All our staff are highly trained in anatomy, biomechanics and body function and we treat many conditions common to the elderly. Typically, each resident is thoroughly assessed for their needs for physiotherapy. As well as addressing their immediate need of symptoms relief, we also attempt to address the cause of the symptoms if applicable.
Importantly, we focus on helping them regain independence by addressing their functional capacity to do everyday tasks. All of our physiotherapists adopt a rolled-up-sleeves, hands-on approach in treatments and interventions to ensure consistent great care and best possible clinical outcomes.
Poor circulation problems are prevalent with residents in aged care facilities, particularly those that are no longer active or with history of cardiovascular problems or diabetes. Physiotherapy can help in the prevention or management of bed sores and pressure sores with correct prescription of pressure relieving mattresses/cushions, chairs and beds. We also advise on protective wear (heel, elbow and limb protectors) as well as compression bandages (tubigrip, Jobst stockings). We encourage physical activity such as range of motion exercises and regular walking program. Massage can help promote circulation, improve lymphatic drainage, improve skin integrity and alleviate pain.
Falls and Poor Balance:
Falls are common events in the lives of older people and can result in a range of adverse outcomes, from minor bruises to fractures, disability, dependence and death. Physiotherapists can screen residents for risks of falls with the standardised Falls Risk Assessment Tool (FRAT). We assess and address their balance, gait, transfers, footwear and behavior, as well as considering their vision, nutrition, continence, psychological and cognitive function. We adopt a multi-disciplinary approach to falls prevention, working with nurses, doctors, podiatrists, dietitians, occupational therapists, families and facility managers. We can help reduce falls in a variety of ways: prescribe equipment (walking aides, sensor mats, rails, hand support bars, footwear, and restraints), promote appropriate manual handling practices, improve balance and recommend protective clothing (limb protectors and hip protectors).
Often due to osteoporosis and degenerated intervertebral discs, our postures are affected as we age. Often, an elderly person will have a stooping and/or flexing posture. Although we cannot reverse the effects of aging, we can attempt to slow down or prevent further stooping. We can advise on correct sitting/walking/sleeping postures, prescribe back/neck strengthening/stretching exercises, as well as offer back support braces/cushions if required.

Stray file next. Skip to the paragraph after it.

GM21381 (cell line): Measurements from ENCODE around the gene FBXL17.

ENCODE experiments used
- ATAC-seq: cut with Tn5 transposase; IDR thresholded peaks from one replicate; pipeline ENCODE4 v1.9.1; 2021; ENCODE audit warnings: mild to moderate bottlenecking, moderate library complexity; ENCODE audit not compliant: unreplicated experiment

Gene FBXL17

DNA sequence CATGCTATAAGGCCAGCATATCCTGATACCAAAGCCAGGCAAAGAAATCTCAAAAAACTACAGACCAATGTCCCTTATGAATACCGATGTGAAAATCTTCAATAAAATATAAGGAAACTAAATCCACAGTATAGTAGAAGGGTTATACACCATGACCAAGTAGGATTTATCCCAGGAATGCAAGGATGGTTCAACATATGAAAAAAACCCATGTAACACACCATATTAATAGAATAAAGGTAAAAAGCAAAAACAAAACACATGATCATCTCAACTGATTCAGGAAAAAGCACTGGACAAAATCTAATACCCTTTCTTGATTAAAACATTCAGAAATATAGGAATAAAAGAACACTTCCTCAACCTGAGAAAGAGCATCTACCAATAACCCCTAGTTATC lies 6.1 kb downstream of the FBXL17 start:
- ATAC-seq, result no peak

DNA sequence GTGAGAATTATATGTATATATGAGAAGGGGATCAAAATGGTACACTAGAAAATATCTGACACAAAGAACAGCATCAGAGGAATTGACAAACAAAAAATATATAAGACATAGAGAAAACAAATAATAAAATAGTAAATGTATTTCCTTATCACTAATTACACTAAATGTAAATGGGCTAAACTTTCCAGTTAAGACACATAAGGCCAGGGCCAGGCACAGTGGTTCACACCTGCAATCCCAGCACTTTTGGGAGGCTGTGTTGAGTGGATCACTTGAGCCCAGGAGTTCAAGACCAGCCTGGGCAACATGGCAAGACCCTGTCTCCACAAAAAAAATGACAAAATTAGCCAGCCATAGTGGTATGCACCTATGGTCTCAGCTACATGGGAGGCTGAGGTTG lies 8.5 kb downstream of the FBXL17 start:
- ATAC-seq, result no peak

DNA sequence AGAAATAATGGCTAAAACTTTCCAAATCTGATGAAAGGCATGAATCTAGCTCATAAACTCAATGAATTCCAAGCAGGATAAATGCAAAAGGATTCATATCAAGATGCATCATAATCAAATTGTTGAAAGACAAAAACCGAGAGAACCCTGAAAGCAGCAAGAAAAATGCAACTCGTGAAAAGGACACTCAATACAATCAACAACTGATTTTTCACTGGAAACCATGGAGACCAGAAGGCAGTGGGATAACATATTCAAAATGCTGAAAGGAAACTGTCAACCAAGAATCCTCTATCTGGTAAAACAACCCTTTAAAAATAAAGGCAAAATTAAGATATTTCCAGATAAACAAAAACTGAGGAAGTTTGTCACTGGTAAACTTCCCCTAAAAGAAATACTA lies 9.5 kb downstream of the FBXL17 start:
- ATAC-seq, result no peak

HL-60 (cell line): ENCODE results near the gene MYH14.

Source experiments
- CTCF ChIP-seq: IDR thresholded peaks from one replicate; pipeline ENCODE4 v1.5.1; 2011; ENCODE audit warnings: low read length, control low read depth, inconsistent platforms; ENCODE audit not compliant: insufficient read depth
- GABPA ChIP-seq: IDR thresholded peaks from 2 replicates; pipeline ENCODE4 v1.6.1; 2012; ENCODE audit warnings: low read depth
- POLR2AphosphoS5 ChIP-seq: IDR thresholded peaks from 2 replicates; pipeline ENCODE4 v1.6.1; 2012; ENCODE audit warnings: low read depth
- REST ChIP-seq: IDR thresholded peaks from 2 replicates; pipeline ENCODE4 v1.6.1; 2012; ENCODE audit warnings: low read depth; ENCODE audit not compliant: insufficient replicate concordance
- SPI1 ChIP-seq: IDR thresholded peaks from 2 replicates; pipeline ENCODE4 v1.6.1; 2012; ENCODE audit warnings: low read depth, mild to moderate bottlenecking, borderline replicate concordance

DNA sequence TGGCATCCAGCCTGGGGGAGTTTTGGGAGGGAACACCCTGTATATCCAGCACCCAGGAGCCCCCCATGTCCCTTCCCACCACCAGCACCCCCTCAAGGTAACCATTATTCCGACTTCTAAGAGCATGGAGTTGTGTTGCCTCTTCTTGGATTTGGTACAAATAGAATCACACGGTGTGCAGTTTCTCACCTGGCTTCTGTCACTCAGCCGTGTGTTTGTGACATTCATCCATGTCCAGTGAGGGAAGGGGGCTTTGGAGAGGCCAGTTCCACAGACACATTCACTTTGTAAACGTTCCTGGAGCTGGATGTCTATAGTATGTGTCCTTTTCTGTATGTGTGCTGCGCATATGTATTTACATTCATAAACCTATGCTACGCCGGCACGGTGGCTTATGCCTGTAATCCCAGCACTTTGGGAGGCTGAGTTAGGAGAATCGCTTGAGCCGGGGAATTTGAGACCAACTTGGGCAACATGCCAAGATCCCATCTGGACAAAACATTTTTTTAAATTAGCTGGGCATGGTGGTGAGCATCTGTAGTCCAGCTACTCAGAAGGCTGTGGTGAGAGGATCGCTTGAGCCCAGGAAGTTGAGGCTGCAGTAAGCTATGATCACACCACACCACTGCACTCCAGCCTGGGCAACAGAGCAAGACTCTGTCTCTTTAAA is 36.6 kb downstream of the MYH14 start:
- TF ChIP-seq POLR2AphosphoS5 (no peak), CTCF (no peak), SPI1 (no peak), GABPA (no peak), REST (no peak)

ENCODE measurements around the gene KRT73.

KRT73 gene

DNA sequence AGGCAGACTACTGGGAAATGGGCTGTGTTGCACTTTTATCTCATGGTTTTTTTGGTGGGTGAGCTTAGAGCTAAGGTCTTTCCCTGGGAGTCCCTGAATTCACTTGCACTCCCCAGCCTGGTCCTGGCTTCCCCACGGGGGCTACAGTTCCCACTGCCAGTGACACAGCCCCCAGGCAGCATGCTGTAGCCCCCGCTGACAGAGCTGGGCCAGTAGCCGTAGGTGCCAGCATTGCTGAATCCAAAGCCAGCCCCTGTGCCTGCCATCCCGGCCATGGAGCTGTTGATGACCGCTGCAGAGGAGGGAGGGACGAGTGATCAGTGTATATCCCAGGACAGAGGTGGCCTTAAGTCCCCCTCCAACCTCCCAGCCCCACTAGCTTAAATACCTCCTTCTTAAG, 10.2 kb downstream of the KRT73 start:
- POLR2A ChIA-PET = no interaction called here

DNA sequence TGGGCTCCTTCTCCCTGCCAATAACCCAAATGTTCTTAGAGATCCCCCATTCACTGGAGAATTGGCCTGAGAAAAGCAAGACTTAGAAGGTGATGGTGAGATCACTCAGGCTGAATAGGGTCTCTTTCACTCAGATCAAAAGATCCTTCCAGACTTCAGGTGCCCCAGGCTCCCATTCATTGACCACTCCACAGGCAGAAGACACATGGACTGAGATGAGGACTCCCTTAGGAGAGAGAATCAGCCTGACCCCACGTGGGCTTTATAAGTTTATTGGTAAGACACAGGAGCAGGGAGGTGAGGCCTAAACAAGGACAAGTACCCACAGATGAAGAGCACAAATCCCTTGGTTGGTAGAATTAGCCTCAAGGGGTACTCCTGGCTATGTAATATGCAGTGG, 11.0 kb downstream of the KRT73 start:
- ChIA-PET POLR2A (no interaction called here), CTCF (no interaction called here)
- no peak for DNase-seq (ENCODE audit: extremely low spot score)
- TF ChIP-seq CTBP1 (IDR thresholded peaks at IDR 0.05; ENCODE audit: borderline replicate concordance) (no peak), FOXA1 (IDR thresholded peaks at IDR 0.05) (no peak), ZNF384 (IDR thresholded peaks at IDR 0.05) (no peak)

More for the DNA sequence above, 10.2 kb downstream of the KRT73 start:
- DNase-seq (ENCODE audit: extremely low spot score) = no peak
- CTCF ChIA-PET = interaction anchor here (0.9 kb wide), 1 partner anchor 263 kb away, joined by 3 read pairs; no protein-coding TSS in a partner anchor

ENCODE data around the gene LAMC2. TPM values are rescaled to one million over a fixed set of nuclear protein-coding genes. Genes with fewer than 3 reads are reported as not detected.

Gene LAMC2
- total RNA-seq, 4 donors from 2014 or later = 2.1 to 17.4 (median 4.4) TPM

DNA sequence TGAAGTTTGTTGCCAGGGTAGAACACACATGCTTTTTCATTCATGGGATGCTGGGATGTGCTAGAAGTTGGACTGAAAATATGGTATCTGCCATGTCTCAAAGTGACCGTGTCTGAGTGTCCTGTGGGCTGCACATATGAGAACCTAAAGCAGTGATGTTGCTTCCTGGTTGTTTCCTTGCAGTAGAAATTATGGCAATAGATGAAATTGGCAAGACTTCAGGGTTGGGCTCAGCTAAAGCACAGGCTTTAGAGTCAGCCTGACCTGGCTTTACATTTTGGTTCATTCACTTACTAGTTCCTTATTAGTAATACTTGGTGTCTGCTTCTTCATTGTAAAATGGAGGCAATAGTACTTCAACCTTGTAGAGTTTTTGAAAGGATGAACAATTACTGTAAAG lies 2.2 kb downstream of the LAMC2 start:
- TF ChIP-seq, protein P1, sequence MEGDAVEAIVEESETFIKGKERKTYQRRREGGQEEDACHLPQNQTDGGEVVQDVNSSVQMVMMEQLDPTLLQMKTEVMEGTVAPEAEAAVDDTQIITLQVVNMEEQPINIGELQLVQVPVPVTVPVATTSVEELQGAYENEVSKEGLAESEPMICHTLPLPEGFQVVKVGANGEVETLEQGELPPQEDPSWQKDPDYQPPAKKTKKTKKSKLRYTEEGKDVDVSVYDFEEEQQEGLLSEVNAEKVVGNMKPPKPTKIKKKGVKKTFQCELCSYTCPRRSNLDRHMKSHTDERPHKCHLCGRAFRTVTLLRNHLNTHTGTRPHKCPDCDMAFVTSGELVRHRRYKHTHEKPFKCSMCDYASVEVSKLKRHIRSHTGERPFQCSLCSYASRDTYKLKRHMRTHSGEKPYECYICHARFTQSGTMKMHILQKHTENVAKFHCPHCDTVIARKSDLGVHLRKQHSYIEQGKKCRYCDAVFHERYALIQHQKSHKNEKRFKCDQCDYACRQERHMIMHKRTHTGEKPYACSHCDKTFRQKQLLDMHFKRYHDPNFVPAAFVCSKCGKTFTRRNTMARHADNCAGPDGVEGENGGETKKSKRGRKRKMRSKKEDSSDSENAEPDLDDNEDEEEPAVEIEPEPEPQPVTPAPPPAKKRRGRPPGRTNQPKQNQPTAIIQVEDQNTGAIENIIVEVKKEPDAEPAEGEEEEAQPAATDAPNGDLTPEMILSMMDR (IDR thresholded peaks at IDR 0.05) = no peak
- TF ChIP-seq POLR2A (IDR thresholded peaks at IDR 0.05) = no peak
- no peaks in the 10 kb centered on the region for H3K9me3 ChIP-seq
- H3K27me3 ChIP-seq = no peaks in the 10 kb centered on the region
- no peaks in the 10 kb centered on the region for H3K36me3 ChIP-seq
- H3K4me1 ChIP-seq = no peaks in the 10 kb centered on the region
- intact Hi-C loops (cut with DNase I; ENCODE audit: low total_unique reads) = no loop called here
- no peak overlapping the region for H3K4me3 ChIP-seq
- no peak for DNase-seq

Human movements involve an astonishingly complex interaction of the brain, nervous system and muscles, so it's no wonder problems with movements are common in the elderly. Often, movement disorders can cause considerable morbidity and disability. Common symptoms include bradykinesia (slow movements), dystonia (sustained torsion), akinesia (no movements), involuntary movements, spasms (contractions), ataxia or tremor. Many are caused by natural progression of aging or by underlying conditions such as cerebrovascular disease and Parkinson’s disease. One of the main goals of physical therapeutic procedures in the elderly is the restoration or maintenance of functional autonomy in daily living activities.
We pay particular attention to training their mobility, transfers, and fine motor skills to perform everyday tasks such as dressing, eating and toileting. We achieve this by recommending appropriate level and type of assistance, task practices, recommending assistive equipment and correct environment setups.
Pains and Aches:
The aging body often experiences degeneration of muscles, tendons, joints, nerves, cartilages and other connective tissues. Many experience debilitating afflictions from soft tissue deconditioning, inflammation, strains, pains and aches. Ongoing physiotherapy treatments and pain management can assist with reducing pain, swelling and stiffness and improving vascular circulation.
Post-Op Orthopaedic Rehabilitation:
Whether it is a total hip replacement, total knee replacement or fracture management, we can assist by settling pain and inflammation as well as implementing a rehabilitation program designed to restore the resident back to pre-morbid functional status.
Your lungs changes as you age. Your number of aveoli decreases, your lungs are less able to stretch to breathe, your oxygen intake decreases and your cough reflex is decreased. Often this leads to poorer tolerance to illness, poorer ability to exercise, abnormal breathing patterns, increased risk of lung infections such as pneumonia or bronchitis, and diseases caused by tobacco damage (such as emphysema or lung cancer).
We can offer chest physiotherapy treatments designed to improve respiratory efficiency, promote expansion of the lungs, strengthen respiratory muscles, and eliminate secretions from the respiratory system.